Three new IGF projects in the field of fire protection and timber construction have started
11 July 2022
Innovative and environmentally friendly intumescent flame-retardant coatings for decorative wood surfaces for exterior applications in building construction
Generally, wood and wood-based materials are classed among the normally flammable building materials, whose utilization in the exterior areas of multi-story buildings poses a major challenge in terms of the legally required flame retardancy. In order to improve fire protection, the wood surfaces must be coated with an intumescent coating that cannot be destroyed by dimensional changes resulting from swelling and shrinkage. At the same time, it is essential that the flame retardants used in the coating cannot be washed out.
As demonstrated through completed AiF projects, textiles made of cellulose can be successfully equipped with flame retardants based on phosphorus- and nitrogen-containing silanes and on phosphazenes. The objective of the project is the transfer of the application of these halogen-free flame retardants to wood surfaces. An appropriately weather-resistant fire-protection coating should thereby be enabled, which will make the wood surface flame-retardant in accordance with the 2019 Musterbauordnung (German Standard Building Regulations). In addition to the flame-retardant requirements, a decorative wood appearance is simultaneously being sought. The demand for efficient, durable and halogen-free flame retardant finishes for application on wood in exterior areas is high and of great economic interest for SMEs.
The IGF project 21993 N has started on 1 January 2022 and is performed by the Fraunhofer WKI and the Deutsches Textilforschungszentrum Nord West gGmbH (German textile research center northwest) in Krefeld.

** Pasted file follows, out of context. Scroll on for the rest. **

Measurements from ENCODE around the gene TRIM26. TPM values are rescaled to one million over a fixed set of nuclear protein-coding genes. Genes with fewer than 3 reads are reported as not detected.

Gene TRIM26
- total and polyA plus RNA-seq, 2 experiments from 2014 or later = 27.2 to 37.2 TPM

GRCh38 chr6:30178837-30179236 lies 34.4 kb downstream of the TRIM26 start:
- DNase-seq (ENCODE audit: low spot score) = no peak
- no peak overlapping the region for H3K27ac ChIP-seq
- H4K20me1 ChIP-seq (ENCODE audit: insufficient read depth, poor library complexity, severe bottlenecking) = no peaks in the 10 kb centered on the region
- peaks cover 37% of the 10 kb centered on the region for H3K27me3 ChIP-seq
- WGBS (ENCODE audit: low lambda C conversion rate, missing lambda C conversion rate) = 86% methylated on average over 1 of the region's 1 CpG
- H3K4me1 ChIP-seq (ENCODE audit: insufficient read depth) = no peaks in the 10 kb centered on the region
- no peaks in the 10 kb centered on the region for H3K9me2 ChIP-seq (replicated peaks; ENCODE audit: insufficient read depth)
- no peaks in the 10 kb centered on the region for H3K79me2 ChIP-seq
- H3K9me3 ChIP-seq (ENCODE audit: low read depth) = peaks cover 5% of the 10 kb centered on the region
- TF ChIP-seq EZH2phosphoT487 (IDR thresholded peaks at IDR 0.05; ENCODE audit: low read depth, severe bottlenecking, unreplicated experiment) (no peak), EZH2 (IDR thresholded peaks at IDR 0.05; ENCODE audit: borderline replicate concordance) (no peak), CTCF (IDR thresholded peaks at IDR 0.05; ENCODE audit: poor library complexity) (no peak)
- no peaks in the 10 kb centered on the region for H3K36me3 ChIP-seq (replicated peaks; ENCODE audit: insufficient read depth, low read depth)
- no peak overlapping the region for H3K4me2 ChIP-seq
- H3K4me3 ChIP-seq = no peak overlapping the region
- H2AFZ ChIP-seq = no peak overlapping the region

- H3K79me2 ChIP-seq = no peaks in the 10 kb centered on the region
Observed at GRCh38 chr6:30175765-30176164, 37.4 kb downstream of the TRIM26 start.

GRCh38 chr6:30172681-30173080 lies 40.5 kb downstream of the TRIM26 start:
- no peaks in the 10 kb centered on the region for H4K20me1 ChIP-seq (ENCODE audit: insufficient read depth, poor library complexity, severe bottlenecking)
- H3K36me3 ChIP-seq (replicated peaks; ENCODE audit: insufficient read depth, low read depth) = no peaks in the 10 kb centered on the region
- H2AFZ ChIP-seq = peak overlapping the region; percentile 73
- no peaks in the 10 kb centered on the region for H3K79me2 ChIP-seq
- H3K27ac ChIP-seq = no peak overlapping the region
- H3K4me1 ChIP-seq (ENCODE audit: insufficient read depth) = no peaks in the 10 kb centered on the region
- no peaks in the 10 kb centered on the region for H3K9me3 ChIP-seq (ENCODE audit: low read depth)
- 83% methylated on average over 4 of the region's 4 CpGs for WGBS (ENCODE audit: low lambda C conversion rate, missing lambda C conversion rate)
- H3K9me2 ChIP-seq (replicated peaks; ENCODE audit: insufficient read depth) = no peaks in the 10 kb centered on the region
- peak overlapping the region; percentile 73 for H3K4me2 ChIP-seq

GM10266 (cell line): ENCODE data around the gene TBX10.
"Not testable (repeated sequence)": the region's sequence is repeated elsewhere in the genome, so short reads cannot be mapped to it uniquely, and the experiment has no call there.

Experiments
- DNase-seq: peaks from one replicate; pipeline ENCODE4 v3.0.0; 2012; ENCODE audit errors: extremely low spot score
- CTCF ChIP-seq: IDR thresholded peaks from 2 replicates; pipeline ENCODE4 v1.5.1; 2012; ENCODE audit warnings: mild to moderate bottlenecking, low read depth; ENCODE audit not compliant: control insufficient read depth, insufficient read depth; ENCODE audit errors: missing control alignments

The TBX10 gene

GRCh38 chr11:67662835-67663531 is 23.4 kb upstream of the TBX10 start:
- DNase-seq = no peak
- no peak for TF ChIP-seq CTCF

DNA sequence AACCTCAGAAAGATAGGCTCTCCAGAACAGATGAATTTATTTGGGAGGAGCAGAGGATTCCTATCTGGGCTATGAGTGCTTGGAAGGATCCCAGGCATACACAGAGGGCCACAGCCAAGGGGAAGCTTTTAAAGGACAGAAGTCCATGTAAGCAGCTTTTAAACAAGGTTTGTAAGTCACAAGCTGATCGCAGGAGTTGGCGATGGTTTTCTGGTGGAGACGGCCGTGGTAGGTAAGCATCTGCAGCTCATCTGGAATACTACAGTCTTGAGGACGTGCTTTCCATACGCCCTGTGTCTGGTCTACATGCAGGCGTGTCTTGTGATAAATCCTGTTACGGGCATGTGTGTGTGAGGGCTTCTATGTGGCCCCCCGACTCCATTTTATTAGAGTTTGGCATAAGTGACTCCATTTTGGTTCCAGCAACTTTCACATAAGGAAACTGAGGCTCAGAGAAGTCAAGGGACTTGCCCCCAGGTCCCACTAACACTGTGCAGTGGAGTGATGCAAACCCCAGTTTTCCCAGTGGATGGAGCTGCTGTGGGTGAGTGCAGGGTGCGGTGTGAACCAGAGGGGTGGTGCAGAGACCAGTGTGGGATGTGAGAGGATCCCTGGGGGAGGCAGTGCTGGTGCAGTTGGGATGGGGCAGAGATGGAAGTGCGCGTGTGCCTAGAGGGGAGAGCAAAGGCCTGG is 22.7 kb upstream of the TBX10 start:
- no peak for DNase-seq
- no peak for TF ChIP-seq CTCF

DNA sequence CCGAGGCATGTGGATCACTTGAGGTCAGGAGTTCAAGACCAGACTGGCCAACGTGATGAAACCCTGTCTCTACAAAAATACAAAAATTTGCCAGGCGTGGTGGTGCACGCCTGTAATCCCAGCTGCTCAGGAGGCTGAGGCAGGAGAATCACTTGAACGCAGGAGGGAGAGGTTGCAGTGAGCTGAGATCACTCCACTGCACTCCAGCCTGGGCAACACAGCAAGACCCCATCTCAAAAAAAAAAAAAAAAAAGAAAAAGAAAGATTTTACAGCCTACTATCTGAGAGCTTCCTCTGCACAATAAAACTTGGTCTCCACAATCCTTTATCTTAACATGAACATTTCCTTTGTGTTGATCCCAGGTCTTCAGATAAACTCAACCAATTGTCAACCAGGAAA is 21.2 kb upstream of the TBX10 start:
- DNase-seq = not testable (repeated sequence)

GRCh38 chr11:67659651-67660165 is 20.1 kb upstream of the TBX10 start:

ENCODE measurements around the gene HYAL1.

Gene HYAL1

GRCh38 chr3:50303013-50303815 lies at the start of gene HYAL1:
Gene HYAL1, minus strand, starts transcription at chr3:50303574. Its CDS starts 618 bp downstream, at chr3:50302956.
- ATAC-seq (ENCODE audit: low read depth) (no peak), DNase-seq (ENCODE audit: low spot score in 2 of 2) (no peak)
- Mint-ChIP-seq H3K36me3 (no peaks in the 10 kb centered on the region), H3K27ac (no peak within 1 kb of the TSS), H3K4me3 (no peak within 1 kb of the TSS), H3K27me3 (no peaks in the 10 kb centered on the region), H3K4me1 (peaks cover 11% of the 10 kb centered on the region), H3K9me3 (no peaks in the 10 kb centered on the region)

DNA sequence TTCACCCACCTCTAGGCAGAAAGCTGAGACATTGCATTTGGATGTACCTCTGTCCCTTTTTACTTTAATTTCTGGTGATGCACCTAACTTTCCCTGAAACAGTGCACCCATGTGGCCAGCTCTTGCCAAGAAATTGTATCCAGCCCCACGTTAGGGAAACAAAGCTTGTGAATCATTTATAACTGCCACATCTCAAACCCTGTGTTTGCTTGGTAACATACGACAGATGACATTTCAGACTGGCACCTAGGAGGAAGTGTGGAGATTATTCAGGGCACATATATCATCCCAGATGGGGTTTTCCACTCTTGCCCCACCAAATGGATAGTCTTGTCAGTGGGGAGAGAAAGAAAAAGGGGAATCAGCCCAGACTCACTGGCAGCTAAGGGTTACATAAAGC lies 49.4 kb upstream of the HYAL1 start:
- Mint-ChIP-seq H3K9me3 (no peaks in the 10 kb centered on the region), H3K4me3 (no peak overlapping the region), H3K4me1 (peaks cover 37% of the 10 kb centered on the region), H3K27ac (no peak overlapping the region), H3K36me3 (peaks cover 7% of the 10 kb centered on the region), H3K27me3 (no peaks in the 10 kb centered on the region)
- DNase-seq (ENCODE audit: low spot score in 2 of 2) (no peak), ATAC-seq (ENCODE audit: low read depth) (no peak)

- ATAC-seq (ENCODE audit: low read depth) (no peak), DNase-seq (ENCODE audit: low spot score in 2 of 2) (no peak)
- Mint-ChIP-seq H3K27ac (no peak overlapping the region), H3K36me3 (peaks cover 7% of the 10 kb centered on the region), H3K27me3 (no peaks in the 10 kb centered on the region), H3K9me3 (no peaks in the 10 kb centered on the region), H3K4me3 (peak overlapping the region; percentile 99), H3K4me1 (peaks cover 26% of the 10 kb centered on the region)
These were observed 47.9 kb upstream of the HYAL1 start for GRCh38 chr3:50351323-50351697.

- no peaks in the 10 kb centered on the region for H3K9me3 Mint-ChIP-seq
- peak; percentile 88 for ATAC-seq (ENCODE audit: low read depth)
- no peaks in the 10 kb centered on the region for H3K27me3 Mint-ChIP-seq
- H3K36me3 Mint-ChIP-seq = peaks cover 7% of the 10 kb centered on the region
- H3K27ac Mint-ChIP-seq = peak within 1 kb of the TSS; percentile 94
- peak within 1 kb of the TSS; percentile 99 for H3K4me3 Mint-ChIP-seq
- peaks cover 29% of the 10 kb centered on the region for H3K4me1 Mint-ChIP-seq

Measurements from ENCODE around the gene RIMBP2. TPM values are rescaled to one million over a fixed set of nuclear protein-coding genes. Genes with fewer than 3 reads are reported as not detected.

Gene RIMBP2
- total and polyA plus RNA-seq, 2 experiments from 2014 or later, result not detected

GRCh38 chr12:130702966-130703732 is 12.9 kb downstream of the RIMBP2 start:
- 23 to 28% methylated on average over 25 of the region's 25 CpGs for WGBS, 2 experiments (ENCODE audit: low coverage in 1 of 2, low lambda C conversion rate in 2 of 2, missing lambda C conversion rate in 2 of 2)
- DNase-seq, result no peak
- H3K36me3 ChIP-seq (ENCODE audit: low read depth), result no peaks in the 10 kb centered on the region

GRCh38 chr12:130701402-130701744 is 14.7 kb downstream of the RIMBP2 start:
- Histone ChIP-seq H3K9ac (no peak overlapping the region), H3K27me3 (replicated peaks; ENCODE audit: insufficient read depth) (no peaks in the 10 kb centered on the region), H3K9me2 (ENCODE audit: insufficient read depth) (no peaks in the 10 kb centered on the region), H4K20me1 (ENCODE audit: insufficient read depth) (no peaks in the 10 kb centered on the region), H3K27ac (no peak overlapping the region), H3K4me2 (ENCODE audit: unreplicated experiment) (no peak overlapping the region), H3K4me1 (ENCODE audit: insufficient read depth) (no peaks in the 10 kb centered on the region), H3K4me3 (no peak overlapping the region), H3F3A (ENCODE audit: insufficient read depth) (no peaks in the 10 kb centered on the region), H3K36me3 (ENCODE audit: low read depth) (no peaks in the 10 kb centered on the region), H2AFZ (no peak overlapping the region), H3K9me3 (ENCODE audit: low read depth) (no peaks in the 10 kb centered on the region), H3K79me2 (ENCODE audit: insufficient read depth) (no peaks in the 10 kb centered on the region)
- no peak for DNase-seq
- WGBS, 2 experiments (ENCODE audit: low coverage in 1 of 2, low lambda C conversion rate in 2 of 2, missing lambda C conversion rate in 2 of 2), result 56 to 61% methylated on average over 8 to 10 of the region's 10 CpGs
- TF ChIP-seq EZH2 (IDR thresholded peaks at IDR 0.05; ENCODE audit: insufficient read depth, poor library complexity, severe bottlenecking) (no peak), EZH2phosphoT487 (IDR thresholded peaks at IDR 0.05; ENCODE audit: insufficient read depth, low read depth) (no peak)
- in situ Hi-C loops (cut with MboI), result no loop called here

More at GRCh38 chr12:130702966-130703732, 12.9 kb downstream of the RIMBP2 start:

Positional imperfections of self-drilling screws in wood and wood-based materials
Positional imperfections (German: Lageimperfektionen, LIP) are unintentional deviations between the planned and actual axis of screws inserted into wood. In the case of long screws, they are no longer compensated for by given tolerances. As a result, collisions between screws as well as other adverse effects are possible. This can cause damage and reduce the safety of screwed constructions. The solution to this technical problem forms the task of the project. As the scientific basis for the description of LIP is currently lacking, the objective of the project is to create the necessary basis and, consequently, to prevent LIP.
The work on the IGF project 22427 N has recently started and is being carried out at the Institute of Timber Structures and Building Construction at the Karlsruhe Institute of Technology (KIT).
Development of hybrid components made from steel and wood for increasing the load-bearing capacity and fire resistance of steel structures
Structures with steel girders require a more elaborate form of fire protection than, for example, steel-reinforced-concrete structures, which places their utilization in new buildings in the spotlight. In contrast to concrete, wood as a renewable raw material offers significant advantages as a result of its lower mass. Hybrid components made from steel and wood enable the positive properties of both materials to be combined in terms of load-bearing behavior, fire resistance and resource efficiency.
In the IGF project 22428 N, from September 2022 onwards innovative, economically and architecturally interesting solutions are to be developed for the novel hybrid components made from standard steel profiles and high-performance wooden cross-sections for ceiling girders.
Three institutes from the Technische Universität Braunschweig participate in solving the research tasks: Institute of Building Materials, Concrete Construction and Fire Safety - Specialist Area Fire Protection, Institute of Steel Construction, and Institute of Building Construction and Timber Structures.